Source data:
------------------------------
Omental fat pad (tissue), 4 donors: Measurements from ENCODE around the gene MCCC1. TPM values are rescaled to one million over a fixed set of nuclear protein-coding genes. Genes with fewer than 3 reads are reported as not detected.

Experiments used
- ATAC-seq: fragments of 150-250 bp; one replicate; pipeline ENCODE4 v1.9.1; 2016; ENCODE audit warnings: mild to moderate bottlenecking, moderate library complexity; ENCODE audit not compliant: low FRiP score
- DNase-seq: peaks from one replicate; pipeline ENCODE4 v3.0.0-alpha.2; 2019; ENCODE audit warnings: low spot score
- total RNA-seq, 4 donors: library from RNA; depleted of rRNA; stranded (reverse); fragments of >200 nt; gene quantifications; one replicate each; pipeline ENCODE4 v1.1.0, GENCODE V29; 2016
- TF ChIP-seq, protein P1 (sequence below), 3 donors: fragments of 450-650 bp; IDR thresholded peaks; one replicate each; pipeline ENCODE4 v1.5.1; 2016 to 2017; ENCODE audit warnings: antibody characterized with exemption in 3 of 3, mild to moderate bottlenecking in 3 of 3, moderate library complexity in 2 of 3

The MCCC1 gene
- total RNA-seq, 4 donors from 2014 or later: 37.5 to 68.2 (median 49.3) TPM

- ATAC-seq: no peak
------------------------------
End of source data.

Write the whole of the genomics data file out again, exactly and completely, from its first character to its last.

Omental fat pad (tissue), 4 donors: Measurements from ENCODE around the gene MCCC1. TPM values are rescaled to one million over a fixed set of nuclear protein-coding genes. Genes with fewer than 3 reads are reported as not detected.

Experiments used
- ATAC-seq: fragments of 150-250 bp; one replicate; pipeline ENCODE4 v1.9.1; 2016; ENCODE audit warnings: mild to moderate bottlenecking, moderate library complexity; ENCODE audit not compliant: low FRiP score
- DNase-seq: peaks from one replicate; pipeline ENCODE4 v3.0.0-alpha.2; 2019; ENCODE audit warnings: low spot score
- total RNA-seq, 4 donors: library from RNA; depleted of rRNA; stranded (reverse); fragments of >200 nt; gene quantifications; one replicate each; pipeline ENCODE4 v1.1.0, GENCODE V29; 2016
- TF ChIP-seq, protein P1 (sequence below), 3 donors: fragments of 450-650 bp; IDR thresholded peaks; one replicate each; pipeline ENCODE4 v1.5.1; 2016 to 2017; ENCODE audit warnings: antibody characterized with exemption in 3 of 3, mild to moderate bottlenecking in 3 of 3, moderate library complexity in 2 of 3

The MCCC1 gene
- total RNA-seq, 4 donors from 2014 or later: 37.5 to 68.2 (median 49.3) TPM

- ATAC-seq: no peak